Software Engineering Student.
This blog is mainly to display my different projects, as well as a place for me to share and discuss technology news.
My Setup - OS: Windows 7 Ultimate with SP1
IDE: Eclipse 3.7.1
Bukkit Version: CraftBukkit 1.3.1-R2.0
I have declared the above just so I don’t get messages from people confused as to why something is different on their system if they are running different versions of software than me.
Setting up your Bukkit Server!
You will need to vist CraftBukkit - Recommended Build to get the latest stable build of CraftBukkit server. This will automatically download the latest recommended version to your computer.
Once downloaded, you need to decide where you want to keep all of the server files and folders. I have just created a folder in my C: drive called “Bukkit”, you can create a folder on your desktop, in your Documents, anywhere. One you have decided, move the downloaded .JAR file into that folder and rename it to ‘craftbukkit.jar’ if the .jar isn’t showing to begin with, you do not need to add it at the end of craftbukkit, it is just hidden.
The next step involves you opening Notepad, or your favourite text editor and type:
java -Xmx1024M -Xms1024M -jar craftbukkit.jar
You may substitute the 1024 for a smaller or greater number if you wish to allocate more or less RAM to the server. I wouldn’t recommend any more than1024 as it will just be a testing local server that nobody else an join without the use of Hamatchi.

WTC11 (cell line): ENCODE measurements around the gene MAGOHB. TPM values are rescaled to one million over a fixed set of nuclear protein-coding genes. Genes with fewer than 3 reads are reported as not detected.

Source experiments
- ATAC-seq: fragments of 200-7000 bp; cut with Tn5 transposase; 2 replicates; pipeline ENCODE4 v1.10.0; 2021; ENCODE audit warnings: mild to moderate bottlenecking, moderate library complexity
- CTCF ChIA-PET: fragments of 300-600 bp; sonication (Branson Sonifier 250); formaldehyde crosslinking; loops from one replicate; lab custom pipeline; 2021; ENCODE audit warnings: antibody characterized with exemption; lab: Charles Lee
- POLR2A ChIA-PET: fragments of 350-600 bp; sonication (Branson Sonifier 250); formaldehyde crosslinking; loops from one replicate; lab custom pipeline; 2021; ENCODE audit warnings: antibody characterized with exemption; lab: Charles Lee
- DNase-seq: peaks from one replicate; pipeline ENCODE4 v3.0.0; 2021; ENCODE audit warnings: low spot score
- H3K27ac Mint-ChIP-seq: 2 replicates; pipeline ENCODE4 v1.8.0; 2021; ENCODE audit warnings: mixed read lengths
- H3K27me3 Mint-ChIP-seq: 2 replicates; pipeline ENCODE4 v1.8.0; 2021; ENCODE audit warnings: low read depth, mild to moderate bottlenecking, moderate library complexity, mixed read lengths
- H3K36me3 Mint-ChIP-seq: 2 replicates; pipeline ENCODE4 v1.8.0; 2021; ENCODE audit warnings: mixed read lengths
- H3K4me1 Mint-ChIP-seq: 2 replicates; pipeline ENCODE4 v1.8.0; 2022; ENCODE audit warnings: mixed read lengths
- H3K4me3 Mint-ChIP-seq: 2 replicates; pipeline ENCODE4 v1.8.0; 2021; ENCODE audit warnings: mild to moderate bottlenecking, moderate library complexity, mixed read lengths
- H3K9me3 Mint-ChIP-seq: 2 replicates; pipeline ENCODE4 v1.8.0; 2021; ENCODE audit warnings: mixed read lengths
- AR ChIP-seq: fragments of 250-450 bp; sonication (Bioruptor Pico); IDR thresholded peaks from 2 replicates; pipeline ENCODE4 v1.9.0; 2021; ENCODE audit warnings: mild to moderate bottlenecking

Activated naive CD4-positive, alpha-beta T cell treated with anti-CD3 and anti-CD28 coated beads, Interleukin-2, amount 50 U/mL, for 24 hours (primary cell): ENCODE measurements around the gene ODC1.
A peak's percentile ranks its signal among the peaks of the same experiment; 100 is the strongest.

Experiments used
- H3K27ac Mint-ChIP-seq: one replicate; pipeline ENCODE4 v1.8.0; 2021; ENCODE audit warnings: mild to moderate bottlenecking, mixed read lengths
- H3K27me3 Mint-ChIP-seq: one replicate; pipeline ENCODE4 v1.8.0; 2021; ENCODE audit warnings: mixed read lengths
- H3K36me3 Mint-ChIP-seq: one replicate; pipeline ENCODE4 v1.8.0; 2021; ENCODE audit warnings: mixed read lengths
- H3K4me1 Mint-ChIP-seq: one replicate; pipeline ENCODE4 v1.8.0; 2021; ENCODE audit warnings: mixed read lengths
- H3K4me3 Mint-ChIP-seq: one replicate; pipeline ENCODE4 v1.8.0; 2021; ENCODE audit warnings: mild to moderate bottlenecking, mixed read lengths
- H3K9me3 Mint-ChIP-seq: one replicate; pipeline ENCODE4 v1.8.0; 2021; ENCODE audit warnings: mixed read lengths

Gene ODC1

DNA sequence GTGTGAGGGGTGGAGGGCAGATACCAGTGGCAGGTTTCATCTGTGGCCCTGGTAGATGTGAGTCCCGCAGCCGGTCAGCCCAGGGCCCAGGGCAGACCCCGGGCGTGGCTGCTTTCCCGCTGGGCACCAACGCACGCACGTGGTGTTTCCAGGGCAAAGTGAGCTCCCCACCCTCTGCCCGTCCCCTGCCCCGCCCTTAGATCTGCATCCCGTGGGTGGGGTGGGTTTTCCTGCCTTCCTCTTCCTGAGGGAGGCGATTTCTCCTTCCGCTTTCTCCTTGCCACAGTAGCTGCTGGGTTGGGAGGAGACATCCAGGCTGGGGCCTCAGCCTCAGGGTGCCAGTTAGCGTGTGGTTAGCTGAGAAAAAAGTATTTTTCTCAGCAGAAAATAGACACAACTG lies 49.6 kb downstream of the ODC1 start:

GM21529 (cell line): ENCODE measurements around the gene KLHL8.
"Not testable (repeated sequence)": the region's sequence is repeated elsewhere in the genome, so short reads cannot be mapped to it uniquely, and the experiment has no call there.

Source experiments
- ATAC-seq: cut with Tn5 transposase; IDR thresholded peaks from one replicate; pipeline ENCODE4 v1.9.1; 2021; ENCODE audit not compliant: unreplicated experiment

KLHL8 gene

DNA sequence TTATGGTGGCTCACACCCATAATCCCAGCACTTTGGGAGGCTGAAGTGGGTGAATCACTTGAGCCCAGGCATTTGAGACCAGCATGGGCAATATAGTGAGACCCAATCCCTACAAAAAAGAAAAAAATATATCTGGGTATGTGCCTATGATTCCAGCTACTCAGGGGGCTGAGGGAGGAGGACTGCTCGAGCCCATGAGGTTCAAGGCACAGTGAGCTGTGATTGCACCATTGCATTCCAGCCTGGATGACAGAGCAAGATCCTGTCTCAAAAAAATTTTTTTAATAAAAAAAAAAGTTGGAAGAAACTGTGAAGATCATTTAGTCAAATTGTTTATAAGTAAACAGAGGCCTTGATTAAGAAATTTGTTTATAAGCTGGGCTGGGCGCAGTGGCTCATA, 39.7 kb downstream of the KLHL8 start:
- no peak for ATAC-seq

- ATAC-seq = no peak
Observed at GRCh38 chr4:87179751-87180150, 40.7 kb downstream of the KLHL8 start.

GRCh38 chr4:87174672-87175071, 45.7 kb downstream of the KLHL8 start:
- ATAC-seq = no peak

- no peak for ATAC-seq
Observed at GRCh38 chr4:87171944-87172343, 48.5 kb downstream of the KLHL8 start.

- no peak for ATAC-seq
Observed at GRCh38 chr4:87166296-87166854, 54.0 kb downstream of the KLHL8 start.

(set up instructions for other OS’s can be found on the bukkit Wiki)
Now you must save this file in the same folder as you placed the craftbukkit.jar earlier, but save this file as ‘RUN.bat’.
Finally, double-click the RUN.bat file you just made and the server will start up with a command prompt/terminal window and you will see files and folders being created in the directory.
To join the server from Minecraft, from the main menu select Multiplayer, then Add Server. Give the server name if you wish, but in the Server Address box enter:
You do not need the port number, but it doesn’t hurt to include it. You should now be able to join your server and load the world. It may seem a little slow at first as all new servers do, when it is busy generating the terrain and chunks around you, but you should not experience any lag as there are no networks for it to converse across, just purely your own computer.
Two Important Server Commands
STOP - stops the server, calls the ‘onDisable’ method of each plugin, disconnects all users. Useful when making extreme changes to the plugin and/or server.
RELOAD - reloads all of the plugins and does not disconnect the user from the server. This cna be very useful when editing your plugin. For instance, you can the plugin to output a message when you break a block, save and export the changed plugin, send the reload command and next time you break a block the message will appear (given that it is coded correctly!).
Now you have your server set up it’s time to move onto your development environment!
Pick your IDE!